15 April 2012


Twelve Things about Shake, Rattle & Roll X 

12. The only reason this movie is getting its own Twelve Things post when I've let better movies go unblogged is that it crossed that wonderful line between So Bad and So Bad It's Good. =P That's a harder, rarer feat than most people think!

11. Like all movies in the Shake, Rattle & Roll franchise, this tenth offering is an "omnibus" of three short-ish stories that are sometimes Horor and sometimes just Horror-ish. And sometimes the Horror-ish ones are the most fun.

10. In the first story, Emergency,  the (presumably city-bred) staff of a country hospital finds itself in the crosshairs of a conflict between a strange human-like race from the forests and some of the locals. It's a skirmish that lasts exactly one evening, which is probably why the filmmakers seemed to think that they didn't need to fill in the blanks with any backstory.

Now, I don't like convoluted exposition any more than your average intelligent Horror fan, but the only story worse than the most forced explanation of supernatural phenomenon you can think of is: "A studio head realises that a dozen of its talents need a project for the end of the year and puts them all in the ensemble cast of the same mediocre project . . ."

9. I suppose it's worth adding that one of those talents and I used to ride home on the same school bus. =P It's always nice to be able to see someone you know (or once knew) in real life in a movie, even if it's So Bad or So Bad It's Good--and Emergency gets an extra point for that.

8. It can also get some credit for setting the birth of a demonic baby at Christmas time . . . and for one of the most creative strategic partnerships of holy water and technology I've ever seen in a Horror movie. LOL!

7. The second story, Class Picture, features a group of teenagers who are spending the night at school in order to finish a special exhibit for the school's anniversary. It's a collage of class pictures from every year in the school's history . . . and as you might have already guessed, one of the pictures is cursed.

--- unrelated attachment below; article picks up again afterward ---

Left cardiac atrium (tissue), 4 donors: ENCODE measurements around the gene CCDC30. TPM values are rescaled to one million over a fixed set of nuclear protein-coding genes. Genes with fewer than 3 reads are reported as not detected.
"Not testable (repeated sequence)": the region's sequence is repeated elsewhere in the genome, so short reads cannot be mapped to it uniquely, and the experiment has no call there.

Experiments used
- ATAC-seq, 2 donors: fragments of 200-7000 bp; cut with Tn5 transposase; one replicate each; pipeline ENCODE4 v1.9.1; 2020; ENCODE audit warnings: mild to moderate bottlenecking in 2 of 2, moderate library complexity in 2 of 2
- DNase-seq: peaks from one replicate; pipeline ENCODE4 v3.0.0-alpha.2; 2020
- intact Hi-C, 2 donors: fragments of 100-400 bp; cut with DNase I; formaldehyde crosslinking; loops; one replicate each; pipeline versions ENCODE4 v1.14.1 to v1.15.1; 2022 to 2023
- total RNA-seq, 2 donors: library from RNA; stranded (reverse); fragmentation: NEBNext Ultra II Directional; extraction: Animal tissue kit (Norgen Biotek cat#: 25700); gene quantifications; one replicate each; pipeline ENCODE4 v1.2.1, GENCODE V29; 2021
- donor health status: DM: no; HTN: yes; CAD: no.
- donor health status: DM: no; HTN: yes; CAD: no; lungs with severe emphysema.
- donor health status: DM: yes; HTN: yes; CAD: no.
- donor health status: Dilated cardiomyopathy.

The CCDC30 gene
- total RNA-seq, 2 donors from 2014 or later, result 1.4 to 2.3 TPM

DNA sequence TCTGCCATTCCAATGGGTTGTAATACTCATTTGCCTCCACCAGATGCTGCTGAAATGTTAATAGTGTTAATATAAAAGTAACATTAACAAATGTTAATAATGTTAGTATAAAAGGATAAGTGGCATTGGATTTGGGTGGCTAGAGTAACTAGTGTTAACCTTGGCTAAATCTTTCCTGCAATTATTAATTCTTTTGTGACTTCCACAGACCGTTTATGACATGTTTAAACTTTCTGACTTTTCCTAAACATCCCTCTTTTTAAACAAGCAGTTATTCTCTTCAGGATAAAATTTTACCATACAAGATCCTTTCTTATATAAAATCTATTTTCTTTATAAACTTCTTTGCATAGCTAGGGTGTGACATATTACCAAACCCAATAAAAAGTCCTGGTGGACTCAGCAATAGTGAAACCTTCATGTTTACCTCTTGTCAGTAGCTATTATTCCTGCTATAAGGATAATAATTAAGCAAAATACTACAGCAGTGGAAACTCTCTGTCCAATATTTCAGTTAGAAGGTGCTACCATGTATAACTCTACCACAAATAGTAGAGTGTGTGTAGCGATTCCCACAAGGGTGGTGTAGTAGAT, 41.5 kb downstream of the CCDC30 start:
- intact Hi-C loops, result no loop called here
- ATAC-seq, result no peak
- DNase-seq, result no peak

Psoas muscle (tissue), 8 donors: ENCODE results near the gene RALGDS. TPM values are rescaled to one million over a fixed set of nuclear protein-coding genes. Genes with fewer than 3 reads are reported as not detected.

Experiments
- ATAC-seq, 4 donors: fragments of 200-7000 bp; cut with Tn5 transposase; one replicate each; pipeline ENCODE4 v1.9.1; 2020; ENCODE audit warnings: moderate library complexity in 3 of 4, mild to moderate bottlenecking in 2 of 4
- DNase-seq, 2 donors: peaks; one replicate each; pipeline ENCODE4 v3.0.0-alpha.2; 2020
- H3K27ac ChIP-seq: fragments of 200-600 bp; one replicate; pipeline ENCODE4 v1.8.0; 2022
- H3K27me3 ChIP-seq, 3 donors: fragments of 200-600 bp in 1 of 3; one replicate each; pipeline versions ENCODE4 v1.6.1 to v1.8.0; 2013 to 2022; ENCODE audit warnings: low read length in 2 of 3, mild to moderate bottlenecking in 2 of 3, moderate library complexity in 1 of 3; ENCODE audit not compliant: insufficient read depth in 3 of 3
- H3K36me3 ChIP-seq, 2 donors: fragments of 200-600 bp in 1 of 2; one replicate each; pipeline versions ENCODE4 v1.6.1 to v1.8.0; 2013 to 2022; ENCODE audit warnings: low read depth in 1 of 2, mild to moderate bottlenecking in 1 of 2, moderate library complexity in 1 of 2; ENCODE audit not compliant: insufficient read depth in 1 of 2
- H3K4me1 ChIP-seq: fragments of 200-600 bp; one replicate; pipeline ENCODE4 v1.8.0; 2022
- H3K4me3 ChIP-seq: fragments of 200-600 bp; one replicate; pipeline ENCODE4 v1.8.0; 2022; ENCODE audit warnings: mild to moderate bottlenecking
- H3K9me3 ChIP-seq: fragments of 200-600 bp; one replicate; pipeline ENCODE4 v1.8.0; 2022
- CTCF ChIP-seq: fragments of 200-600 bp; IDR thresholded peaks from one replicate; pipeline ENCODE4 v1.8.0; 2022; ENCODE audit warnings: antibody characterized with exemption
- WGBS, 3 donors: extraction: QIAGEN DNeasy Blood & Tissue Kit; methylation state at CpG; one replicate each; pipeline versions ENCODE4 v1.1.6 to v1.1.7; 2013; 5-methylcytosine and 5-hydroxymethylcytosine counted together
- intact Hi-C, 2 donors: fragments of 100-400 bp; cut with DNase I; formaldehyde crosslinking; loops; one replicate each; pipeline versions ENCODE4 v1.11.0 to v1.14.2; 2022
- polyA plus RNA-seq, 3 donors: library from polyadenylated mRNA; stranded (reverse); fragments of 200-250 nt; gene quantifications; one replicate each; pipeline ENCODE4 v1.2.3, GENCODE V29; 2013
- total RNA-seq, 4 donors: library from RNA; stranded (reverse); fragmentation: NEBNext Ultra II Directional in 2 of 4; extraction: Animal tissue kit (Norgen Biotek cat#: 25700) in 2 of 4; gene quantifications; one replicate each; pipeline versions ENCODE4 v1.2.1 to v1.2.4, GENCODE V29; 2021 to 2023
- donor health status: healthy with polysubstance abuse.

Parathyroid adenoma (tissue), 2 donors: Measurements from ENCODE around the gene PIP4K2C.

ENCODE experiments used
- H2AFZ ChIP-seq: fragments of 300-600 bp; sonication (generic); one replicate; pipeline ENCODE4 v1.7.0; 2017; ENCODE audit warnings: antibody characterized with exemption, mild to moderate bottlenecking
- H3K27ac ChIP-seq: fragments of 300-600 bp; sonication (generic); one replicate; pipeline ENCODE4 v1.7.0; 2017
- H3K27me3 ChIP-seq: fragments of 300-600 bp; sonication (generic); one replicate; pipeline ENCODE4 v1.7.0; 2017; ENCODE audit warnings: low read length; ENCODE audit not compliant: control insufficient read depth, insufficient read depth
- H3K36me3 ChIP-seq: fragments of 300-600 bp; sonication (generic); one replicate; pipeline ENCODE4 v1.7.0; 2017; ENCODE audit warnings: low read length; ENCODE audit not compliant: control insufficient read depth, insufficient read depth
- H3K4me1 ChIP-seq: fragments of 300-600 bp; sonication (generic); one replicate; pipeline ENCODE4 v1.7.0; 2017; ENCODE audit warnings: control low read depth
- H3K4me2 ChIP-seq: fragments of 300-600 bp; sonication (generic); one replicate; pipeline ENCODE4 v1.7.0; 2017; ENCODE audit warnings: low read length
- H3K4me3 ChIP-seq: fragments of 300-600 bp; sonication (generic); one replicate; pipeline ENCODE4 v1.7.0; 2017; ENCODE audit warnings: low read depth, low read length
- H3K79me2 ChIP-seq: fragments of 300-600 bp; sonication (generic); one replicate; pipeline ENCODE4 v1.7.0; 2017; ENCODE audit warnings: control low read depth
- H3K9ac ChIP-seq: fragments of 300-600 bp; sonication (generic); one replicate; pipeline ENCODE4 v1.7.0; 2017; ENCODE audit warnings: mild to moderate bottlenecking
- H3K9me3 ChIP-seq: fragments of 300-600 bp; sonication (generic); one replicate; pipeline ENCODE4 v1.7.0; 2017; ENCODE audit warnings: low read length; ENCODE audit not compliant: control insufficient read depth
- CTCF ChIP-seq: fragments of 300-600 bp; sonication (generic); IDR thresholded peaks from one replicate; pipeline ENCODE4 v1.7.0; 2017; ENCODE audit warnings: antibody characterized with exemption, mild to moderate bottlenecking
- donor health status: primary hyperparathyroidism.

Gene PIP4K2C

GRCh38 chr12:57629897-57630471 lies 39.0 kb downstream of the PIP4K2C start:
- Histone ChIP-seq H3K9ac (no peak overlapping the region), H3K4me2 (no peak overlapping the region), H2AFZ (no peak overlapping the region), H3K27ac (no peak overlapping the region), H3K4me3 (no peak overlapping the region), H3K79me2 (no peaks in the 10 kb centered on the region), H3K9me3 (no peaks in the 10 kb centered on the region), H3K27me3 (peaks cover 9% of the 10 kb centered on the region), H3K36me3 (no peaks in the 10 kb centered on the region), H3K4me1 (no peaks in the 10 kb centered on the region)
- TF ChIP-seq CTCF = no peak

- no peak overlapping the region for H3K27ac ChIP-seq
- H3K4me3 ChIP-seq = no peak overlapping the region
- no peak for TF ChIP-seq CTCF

6. This could have been so cool. I loved the effect of the girls in modern clothes seeing their reflections wearing the school's old uniform--which they recognise from the old cursed photo. They have only a split second to adjust to the shock before they realise they have been sucked into a former teacher's mad revenge fantasy.

So it makes sense that I started screaming, "Don't look in the mirrors! Avoid all shiny surfaces!!!" . . . but no sense at all that someone would write, "Don't stare at me," in blood on the school wall. Since the teacher can't get at anyone until they've stared long enough at her in the photo, why would she warn them not to do this???

5. Oh, speaking of screaming (which I happen to do really well) . . . There are people who think screaming is screaming is screaming, but the truth isn't so simple. There are scared screams, angry screams, warning screams, suffering screams . . . basically a scream for every possible human emotion and even some of the higher, more abstract thoughts. But you'd never know that from the completely generic screaming of the young actresses in Class Picture.

You know those mentors in singing competitions who always say that you should tell a story with your voice? Well, that holds true whether your voice is singing or screaming.